Rewilding: navigating below the tip of the iceberg

By Davide Pettenella and Mauro Masiero (University of Padova, Italy)

In recent times, the tip of a large iceberg called rewilding has been spotted in the vast ocean of nature management and ecological restoration. Profound global and local changes have shaken this iceberg from its glacial platform, sparking ample interest in rewilding approaches. Although most attention is directed to the iceberg’s visible tip, rewilding conceals deeper complexities below the surface. Unveiling hidden depths would help a better understanding of rewilding as an emerging, wicked topic.

What are different pathways to rewilding and how do these approaches build on various ideas of human-nature relationships? We will embark on a journey to navigate these depths onboard a “socioeconomic and policy” submarine. Join our crew to gain a perspective different from – or, at least, complementary to – more ordinary periscopes.

Italy as a case study

We will explore just a part of such a vast ocean, as, for simplicity and concreteness, we will refer to Italy as a case study. Though building on a specific example and acknowledging it does not allow us to grasp the full complexity of rewilding, we will try to draw some general considerations and conclusions.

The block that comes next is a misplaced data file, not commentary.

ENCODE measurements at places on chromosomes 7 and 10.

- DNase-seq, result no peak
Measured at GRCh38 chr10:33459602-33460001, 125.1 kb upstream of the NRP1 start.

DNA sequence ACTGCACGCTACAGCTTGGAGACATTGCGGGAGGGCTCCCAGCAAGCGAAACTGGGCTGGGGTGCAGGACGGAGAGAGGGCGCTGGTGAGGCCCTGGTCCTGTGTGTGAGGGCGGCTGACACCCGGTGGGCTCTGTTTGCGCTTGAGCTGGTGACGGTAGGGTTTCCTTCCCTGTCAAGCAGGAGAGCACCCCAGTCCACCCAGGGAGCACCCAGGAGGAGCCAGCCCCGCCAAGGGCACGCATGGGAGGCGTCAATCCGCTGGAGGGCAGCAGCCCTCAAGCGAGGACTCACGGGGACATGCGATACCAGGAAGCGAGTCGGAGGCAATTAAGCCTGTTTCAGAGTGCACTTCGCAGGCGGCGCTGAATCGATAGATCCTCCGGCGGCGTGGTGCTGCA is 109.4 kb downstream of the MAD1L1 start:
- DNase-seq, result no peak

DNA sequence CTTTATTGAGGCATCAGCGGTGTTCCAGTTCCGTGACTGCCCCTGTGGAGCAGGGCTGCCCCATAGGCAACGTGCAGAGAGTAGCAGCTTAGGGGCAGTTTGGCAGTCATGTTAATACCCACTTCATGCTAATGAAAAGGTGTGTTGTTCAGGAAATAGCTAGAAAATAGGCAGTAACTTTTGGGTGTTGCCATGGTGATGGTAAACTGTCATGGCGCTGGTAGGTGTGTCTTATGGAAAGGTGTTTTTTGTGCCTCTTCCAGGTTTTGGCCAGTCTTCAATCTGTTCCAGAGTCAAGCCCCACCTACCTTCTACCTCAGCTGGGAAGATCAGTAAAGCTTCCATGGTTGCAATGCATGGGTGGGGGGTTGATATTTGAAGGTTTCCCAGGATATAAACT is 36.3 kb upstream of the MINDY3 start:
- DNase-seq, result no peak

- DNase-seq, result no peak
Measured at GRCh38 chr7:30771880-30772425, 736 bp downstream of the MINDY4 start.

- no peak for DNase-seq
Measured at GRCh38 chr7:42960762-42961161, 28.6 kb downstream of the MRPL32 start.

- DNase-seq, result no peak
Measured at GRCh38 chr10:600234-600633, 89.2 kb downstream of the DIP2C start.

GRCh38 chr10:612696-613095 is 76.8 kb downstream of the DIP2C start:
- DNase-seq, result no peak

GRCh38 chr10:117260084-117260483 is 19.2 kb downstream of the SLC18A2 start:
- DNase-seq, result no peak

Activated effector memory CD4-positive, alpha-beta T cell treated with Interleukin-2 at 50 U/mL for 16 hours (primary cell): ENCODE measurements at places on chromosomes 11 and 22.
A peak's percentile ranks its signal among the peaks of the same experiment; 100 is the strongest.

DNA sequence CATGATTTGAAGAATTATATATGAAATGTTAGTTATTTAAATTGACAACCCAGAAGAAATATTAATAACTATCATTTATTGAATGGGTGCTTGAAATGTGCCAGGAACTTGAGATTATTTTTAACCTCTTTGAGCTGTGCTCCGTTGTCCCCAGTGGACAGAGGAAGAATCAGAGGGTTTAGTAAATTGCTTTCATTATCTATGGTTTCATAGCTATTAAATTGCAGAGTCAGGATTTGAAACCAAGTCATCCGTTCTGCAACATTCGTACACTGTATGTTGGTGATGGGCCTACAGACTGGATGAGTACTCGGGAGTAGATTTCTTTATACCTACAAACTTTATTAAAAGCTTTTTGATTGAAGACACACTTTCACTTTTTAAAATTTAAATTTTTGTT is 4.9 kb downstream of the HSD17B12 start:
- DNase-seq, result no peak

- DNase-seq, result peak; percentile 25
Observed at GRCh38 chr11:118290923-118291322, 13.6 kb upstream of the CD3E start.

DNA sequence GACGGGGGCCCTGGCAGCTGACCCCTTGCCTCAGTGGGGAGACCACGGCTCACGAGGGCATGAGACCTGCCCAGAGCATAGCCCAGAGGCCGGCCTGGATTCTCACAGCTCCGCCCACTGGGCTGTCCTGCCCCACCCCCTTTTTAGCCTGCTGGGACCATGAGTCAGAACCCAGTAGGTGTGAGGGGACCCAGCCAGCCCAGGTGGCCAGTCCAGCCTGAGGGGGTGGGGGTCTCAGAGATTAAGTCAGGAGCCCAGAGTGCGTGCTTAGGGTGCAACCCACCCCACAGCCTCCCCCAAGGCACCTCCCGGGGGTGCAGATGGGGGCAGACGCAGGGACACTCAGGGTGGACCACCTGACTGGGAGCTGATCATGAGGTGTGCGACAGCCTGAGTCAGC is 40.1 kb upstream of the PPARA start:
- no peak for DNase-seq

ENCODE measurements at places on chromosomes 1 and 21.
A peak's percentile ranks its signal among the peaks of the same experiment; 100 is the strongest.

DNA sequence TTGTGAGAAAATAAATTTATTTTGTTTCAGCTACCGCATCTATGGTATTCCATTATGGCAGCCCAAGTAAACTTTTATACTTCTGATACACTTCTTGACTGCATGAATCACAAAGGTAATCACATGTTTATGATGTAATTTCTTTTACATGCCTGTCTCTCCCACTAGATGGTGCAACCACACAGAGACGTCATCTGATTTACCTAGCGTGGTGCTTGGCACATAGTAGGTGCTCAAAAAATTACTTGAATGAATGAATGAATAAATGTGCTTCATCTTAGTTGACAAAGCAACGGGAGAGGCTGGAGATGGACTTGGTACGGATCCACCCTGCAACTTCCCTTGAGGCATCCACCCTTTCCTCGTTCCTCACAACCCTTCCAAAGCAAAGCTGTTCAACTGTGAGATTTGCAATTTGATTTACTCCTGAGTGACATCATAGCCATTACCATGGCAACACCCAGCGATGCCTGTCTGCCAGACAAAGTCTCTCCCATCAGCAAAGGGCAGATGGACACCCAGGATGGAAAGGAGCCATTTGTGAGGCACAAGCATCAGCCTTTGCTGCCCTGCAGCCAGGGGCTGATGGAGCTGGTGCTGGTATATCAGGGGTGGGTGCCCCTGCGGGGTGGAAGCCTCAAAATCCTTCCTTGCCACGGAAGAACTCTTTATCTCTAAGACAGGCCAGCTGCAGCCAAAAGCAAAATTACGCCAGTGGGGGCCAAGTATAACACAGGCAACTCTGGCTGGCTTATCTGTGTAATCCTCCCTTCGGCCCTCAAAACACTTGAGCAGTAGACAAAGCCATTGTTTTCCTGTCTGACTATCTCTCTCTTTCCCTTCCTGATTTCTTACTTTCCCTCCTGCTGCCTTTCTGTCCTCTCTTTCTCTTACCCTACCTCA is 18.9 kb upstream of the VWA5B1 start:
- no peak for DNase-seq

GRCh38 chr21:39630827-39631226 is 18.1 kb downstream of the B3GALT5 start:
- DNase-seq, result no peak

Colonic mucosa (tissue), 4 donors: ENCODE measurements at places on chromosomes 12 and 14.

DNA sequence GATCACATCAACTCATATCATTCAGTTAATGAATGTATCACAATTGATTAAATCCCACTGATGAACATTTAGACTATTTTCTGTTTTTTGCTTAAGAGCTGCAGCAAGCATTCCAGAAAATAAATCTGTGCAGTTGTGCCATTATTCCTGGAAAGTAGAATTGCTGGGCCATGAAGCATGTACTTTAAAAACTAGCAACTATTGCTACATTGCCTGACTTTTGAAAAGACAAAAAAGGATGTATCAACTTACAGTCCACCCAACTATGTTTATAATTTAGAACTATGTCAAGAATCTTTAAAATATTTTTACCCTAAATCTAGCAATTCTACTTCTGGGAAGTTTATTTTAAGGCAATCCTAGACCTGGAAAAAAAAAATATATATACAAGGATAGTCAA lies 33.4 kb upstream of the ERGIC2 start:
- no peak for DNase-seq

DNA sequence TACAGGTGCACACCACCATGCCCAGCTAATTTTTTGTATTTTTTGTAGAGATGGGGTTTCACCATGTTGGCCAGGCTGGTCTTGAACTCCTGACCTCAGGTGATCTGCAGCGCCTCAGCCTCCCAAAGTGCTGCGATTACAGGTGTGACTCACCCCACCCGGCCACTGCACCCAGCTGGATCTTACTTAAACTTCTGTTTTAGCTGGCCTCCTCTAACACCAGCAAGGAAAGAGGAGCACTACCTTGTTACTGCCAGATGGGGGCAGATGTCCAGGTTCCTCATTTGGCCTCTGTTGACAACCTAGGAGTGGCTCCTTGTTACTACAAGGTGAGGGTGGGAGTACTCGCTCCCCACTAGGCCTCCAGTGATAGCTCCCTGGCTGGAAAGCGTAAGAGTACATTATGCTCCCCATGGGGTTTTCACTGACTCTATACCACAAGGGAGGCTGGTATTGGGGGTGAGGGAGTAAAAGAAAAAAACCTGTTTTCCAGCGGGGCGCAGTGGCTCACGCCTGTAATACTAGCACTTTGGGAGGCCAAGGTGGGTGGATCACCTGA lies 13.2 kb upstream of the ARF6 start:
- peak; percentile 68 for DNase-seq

Why Italy?

With the highest biodiversity rates in Europe, vast mountainous ranges, and extensive forest coverage, Italy presents an intriguing landscape for rewilding efforts. Approximately two-thirds of the country consist of marginal areas, which are predominantly home to national forests. Moreover, Italy boasts a significant percentage of protected areas, encompassing about one-fourth of its territory. Finally, nearly half of the population resides in urbanized areas, occupying only a fraction of the national landmass. All these factors play a crucial role in shaping rewilding dynamics and trends across the country.

The Val Grande National Park, one of the many mountainous protected areas covered by lush deciduous forests in Italy. Credit: Priscila Jordão

Three pathways to rewilding